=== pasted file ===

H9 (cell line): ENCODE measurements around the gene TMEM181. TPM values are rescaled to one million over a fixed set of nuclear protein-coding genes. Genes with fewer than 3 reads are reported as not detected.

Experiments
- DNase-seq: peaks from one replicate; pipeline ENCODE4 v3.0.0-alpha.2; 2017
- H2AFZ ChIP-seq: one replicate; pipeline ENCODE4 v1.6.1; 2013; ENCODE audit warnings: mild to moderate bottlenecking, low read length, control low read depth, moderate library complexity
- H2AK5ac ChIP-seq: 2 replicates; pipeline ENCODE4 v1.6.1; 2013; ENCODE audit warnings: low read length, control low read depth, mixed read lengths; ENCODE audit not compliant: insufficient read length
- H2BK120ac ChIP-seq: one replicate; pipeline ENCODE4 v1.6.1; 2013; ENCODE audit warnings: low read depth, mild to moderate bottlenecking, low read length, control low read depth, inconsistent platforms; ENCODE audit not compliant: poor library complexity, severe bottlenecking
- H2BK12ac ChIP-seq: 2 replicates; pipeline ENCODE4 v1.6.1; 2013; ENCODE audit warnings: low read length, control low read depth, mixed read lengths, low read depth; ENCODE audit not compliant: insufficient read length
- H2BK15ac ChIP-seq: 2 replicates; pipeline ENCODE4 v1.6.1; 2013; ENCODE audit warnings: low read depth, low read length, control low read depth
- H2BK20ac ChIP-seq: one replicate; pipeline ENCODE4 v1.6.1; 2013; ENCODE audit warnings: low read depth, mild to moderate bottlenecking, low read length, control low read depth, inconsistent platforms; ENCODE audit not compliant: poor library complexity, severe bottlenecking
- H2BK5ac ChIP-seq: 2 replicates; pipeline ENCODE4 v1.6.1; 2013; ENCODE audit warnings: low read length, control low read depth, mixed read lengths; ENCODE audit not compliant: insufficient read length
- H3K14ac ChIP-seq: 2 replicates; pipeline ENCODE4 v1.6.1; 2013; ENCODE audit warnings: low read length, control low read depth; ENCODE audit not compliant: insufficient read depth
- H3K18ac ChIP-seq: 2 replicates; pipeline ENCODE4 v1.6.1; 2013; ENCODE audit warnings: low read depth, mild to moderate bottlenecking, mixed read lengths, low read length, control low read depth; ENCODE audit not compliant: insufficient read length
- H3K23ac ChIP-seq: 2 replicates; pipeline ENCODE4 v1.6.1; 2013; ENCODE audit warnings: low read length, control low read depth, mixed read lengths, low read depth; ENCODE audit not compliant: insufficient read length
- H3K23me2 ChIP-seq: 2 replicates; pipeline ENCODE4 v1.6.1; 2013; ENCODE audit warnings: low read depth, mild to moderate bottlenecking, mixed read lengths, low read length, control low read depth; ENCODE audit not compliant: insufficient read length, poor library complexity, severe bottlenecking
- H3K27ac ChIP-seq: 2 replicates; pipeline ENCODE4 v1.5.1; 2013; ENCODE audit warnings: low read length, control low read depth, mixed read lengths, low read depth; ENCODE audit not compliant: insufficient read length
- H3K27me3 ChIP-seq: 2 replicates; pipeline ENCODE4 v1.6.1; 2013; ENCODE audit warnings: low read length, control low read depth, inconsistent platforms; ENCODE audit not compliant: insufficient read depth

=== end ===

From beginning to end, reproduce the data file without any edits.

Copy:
H9 (cell line): ENCODE measurements around the gene TMEM181. TPM values are rescaled to one million over a fixed set of nuclear protein-coding genes. Genes with fewer than 3 reads are reported as not detected.

Experiments
- DNase-seq: peaks from one replicate; pipeline ENCODE4 v3.0.0-alpha.2; 2017
- H2AFZ ChIP-seq: one replicate; pipeline ENCODE4 v1.6.1; 2013; ENCODE audit warnings: mild to moderate bottlenecking, low read length, control low read depth, moderate library complexity
- H2AK5ac ChIP-seq: 2 replicates; pipeline ENCODE4 v1.6.1; 2013; ENCODE audit warnings: low read length, control low read depth, mixed read lengths; ENCODE audit not compliant: insufficient read length
- H2BK120ac ChIP-seq: one replicate; pipeline ENCODE4 v1.6.1; 2013; ENCODE audit warnings: low read depth, mild to moderate bottlenecking, low read length, control low read depth, inconsistent platforms; ENCODE audit not compliant: poor library complexity, severe bottlenecking
- H2BK12ac ChIP-seq: 2 replicates; pipeline ENCODE4 v1.6.1; 2013; ENCODE audit warnings: low read length, control low read depth, mixed read lengths, low read depth; ENCODE audit not compliant: insufficient read length
- H2BK15ac ChIP-seq: 2 replicates; pipeline ENCODE4 v1.6.1; 2013; ENCODE audit warnings: low read depth, low read length, control low read depth
- H2BK20ac ChIP-seq: one replicate; pipeline ENCODE4 v1.6.1; 2013; ENCODE audit warnings: low read depth, mild to moderate bottlenecking, low read length, control low read depth, inconsistent platforms; ENCODE audit not compliant: poor library complexity, severe bottlenecking
- H2BK5ac ChIP-seq: 2 replicates; pipeline ENCODE4 v1.6.1; 2013; ENCODE audit warnings: low read length, control low read depth, mixed read lengths; ENCODE audit not compliant: insufficient read length
- H3K14ac ChIP-seq: 2 replicates; pipeline ENCODE4 v1.6.1; 2013; ENCODE audit warnings: low read length, control low read depth; ENCODE audit not compliant: insufficient read depth
- H3K18ac ChIP-seq: 2 replicates; pipeline ENCODE4 v1.6.1; 2013; ENCODE audit warnings: low read depth, mild to moderate bottlenecking, mixed read lengths, low read length, control low read depth; ENCODE audit not compliant: insufficient read length
- H3K23ac ChIP-seq: 2 replicates; pipeline ENCODE4 v1.6.1; 2013; ENCODE audit warnings: low read length, control low read depth, mixed read lengths, low read depth; ENCODE audit not compliant: insufficient read length
- H3K23me2 ChIP-seq: 2 replicates; pipeline ENCODE4 v1.6.1; 2013; ENCODE audit warnings: low read depth, mild to moderate bottlenecking, mixed read lengths, low read length, control low read depth; ENCODE audit not compliant: insufficient read length, poor library complexity, severe bottlenecking
- H3K27ac ChIP-seq: 2 replicates; pipeline ENCODE4 v1.5.1; 2013; ENCODE audit warnings: low read length, control low read depth, mixed read lengths, low read depth; ENCODE audit not compliant: insufficient read length
- H3K27me3 ChIP-seq: 2 replicates; pipeline ENCODE4 v1.6.1; 2013; ENCODE audit warnings: low read length, control low read depth, inconsistent platforms; ENCODE audit not compliant: insufficient read depth